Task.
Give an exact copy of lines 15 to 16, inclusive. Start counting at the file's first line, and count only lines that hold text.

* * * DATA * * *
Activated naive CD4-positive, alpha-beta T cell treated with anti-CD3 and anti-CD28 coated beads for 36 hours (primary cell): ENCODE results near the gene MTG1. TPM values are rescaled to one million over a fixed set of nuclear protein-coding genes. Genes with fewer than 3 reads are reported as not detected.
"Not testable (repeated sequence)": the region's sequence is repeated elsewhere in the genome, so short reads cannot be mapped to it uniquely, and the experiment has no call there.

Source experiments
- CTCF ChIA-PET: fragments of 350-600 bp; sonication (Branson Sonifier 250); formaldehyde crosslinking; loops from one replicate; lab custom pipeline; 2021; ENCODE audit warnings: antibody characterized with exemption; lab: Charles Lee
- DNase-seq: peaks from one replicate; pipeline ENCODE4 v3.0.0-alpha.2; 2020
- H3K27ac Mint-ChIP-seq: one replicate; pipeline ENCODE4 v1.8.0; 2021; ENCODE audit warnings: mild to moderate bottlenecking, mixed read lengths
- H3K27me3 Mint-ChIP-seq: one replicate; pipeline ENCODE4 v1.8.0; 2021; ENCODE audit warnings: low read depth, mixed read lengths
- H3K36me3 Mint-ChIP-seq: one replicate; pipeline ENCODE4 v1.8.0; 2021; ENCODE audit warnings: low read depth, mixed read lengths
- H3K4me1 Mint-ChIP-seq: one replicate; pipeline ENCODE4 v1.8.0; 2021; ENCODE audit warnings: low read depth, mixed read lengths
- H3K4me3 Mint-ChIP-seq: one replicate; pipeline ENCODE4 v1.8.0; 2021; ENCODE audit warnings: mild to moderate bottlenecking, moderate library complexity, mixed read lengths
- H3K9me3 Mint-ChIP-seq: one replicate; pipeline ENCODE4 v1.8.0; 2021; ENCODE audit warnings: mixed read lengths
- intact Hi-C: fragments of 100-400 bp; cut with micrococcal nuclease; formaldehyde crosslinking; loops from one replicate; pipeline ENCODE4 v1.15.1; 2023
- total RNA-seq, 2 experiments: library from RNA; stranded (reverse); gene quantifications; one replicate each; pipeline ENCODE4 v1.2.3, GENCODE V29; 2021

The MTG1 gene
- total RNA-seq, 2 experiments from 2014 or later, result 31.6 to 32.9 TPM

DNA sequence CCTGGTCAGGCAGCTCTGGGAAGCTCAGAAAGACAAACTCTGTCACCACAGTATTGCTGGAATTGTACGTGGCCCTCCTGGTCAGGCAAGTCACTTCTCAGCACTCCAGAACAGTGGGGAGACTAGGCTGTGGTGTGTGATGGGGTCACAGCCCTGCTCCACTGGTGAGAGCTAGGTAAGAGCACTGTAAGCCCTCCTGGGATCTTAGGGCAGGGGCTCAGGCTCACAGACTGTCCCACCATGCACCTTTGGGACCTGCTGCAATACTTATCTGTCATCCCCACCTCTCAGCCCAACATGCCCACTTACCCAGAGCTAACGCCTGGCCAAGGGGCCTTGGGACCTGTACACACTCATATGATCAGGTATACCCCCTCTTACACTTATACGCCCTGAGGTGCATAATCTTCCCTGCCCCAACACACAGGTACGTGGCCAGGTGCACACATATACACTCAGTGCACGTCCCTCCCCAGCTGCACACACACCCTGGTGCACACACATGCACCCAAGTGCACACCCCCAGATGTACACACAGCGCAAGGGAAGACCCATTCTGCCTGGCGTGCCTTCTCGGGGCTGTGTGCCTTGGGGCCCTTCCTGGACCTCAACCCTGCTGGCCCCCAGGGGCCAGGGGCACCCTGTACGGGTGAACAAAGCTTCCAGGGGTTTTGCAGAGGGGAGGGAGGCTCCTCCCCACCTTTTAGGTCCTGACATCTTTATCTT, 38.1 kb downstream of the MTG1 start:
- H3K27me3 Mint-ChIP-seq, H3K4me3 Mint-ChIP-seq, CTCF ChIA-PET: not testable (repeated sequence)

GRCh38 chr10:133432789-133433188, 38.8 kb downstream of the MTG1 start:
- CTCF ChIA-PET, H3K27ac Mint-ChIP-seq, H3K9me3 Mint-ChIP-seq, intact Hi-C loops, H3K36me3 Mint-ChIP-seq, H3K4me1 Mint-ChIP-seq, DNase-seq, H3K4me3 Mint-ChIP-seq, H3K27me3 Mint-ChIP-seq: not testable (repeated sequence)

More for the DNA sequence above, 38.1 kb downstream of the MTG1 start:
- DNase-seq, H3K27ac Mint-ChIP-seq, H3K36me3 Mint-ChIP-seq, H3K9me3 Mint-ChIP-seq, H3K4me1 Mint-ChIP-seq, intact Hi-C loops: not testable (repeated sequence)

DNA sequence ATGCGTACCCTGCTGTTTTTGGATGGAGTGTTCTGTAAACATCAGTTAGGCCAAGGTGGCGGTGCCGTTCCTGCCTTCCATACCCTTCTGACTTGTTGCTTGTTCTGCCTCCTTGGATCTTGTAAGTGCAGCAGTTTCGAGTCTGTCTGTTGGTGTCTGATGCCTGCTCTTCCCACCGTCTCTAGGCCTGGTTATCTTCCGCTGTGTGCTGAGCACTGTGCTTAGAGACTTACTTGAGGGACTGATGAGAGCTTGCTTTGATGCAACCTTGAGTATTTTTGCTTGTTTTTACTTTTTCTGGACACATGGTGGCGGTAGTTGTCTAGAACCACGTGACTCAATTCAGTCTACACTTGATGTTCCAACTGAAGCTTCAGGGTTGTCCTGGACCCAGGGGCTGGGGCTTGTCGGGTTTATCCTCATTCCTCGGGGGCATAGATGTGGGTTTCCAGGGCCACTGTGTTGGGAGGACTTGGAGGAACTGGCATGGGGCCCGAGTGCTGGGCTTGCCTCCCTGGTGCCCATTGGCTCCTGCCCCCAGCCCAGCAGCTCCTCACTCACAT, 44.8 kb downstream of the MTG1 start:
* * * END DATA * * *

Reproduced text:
- total RNA-seq, 2 experiments from 2014 or later, result 31.6 to 32.9 TPM

DNA sequence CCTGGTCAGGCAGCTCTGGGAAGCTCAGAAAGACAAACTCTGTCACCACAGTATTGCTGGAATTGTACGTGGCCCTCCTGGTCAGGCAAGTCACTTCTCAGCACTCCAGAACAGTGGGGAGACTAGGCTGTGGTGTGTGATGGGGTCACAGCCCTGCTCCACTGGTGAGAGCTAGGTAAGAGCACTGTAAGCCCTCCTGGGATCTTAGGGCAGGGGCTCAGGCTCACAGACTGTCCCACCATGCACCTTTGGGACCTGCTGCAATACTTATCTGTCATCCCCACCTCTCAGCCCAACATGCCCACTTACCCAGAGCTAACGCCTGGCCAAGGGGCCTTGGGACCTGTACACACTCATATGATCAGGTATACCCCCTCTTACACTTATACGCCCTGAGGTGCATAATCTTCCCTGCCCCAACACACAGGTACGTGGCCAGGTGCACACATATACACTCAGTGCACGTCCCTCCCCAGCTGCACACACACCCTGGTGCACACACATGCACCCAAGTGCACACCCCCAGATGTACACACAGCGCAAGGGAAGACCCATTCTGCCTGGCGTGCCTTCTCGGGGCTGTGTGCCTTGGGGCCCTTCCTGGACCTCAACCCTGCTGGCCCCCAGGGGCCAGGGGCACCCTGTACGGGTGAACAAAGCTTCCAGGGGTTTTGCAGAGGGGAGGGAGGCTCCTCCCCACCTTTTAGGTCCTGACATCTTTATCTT, 38.1 kb downstream of the MTG1 start: